One thing that all small church ministers learn is that you are usually the organizer guy. I love to organize and relish the role in our church. I am a productivity geek, I love technology, and sometimes I can forget my next appointment (or child at preschool if I go a few years back!).

I get “in the zone” and lose track of everything else, so I had to develop ways to stay on top of things. I used to be a Franklin organizer guy, but those pesky appointment (or children) didn’t jump out and remind me, so I switched to a PDA, then computer program that had alarms to remind me of what is coming up. Today I rely on the computer and synching to my mobile devices to keep me from forgetting the important visits, meetings, and everything else that fills up a preacher’s schedule that you can actually schedule. As any minister knows, that lovely well planned day changes within a half hour of hitting your office chair… or before you leave the house. I’m okay with that for the most part, but it does eat at my need to be organized and on task.

One of the problems I have had since going all electronic is my long-term planning. I just haven’t found an electronic way to think 6-12 months ahead with tasks. So, I began a search this year to find something that keeps the urgent away because I let things slip in my planning. Then, I read an article about bullet journaling and it looks like a combination of paper and electronic that I am needing. I keep my schedule electronic because I desperately need those alarms, but with this system I can write tasks on paper that gives me long-term and short-term planning capabilities. It is also great because you can custom the process to what fits your needs best. I am just a week into it, so I’ll report back maybe in a month on how well I see this working for my ministry.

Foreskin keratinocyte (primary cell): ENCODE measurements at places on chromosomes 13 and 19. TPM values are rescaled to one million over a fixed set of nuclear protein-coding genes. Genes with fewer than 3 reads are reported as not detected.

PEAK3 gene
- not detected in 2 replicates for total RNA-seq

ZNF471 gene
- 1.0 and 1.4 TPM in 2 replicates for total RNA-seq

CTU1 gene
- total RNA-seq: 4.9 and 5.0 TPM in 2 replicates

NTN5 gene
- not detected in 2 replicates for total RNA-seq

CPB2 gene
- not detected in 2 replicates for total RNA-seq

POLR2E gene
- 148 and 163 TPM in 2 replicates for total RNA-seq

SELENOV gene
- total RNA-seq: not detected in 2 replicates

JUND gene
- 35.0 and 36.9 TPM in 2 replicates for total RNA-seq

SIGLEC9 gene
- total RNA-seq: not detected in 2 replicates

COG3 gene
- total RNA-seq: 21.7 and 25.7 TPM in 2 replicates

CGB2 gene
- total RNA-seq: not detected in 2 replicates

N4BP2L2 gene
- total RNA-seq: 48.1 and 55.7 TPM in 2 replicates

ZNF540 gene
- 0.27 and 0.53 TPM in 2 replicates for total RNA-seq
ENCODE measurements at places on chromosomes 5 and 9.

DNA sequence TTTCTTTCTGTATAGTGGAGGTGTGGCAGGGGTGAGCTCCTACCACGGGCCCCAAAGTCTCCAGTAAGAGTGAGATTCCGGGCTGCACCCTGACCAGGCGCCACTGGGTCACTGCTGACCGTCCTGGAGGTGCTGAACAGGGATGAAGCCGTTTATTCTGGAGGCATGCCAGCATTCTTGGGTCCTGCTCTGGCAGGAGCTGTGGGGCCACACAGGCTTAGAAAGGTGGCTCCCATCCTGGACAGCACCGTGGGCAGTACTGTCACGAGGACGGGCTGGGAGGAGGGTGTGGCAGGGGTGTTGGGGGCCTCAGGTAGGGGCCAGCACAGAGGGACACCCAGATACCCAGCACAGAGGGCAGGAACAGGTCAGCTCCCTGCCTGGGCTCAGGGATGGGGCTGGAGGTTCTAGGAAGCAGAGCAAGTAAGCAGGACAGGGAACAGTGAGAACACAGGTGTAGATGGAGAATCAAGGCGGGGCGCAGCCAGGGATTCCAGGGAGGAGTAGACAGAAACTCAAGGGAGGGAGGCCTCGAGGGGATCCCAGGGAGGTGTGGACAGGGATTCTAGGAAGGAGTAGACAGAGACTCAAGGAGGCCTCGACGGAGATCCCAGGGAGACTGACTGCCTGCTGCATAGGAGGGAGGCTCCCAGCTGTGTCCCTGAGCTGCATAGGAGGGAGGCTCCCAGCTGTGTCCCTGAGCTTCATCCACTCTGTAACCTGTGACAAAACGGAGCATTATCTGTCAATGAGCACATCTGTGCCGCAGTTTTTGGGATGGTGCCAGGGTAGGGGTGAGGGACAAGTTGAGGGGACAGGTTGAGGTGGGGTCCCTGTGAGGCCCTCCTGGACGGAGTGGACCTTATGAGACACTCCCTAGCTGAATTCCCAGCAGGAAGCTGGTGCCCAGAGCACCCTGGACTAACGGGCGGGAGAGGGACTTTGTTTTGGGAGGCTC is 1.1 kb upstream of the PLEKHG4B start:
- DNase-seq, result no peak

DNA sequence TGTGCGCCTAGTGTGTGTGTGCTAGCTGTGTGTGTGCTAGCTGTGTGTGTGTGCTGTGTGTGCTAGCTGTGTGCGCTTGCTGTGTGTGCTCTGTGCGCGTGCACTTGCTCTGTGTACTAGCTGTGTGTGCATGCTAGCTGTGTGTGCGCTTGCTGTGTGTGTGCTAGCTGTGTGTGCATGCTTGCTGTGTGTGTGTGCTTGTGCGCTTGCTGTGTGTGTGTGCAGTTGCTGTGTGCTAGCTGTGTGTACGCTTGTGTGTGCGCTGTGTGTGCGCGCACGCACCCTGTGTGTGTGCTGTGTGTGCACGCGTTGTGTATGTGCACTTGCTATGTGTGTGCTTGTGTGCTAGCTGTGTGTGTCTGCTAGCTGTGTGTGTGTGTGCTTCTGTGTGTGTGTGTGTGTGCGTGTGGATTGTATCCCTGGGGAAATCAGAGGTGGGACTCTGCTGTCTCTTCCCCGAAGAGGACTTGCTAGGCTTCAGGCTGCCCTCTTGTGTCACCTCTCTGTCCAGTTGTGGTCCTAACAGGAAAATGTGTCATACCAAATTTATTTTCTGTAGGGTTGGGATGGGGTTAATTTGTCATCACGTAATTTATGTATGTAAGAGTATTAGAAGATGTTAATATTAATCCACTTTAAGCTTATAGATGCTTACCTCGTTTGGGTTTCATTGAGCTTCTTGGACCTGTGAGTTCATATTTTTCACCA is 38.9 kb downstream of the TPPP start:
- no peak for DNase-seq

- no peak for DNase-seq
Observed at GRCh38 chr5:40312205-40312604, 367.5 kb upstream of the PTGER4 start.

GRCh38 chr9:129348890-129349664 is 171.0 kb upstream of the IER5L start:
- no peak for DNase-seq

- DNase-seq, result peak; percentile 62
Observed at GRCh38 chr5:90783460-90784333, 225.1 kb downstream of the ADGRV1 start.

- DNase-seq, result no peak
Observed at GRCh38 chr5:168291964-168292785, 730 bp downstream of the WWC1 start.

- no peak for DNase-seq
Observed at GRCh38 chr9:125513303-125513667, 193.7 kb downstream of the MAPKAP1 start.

It’s not really a spiritual issue, so why am I blogging about this? Or is it? We are to be good stewards of our time and capabilities. When I am disorganized and always rushed, I don’t do as good a job as I should do. I don’t plan as deeply as is needed. When I forget our vision, the church forgets the vision. So, in truth, to be a good minister, I need to be wise about what I do. To help our church move forward, I need to constantly look down the road to where we are wanting to go; to where God wants us to go.

So, my journey for better organization continues. If you are interested in this style of organization, I encourage you to check out Ryder Carroll is the brain child behind this thought process and the web is full of ideas to personalize the process. I am a minimalist and want to just incorporate the things that I need most at this point, but if you are artistic, you can spend forever making your journal as fancy as you want.

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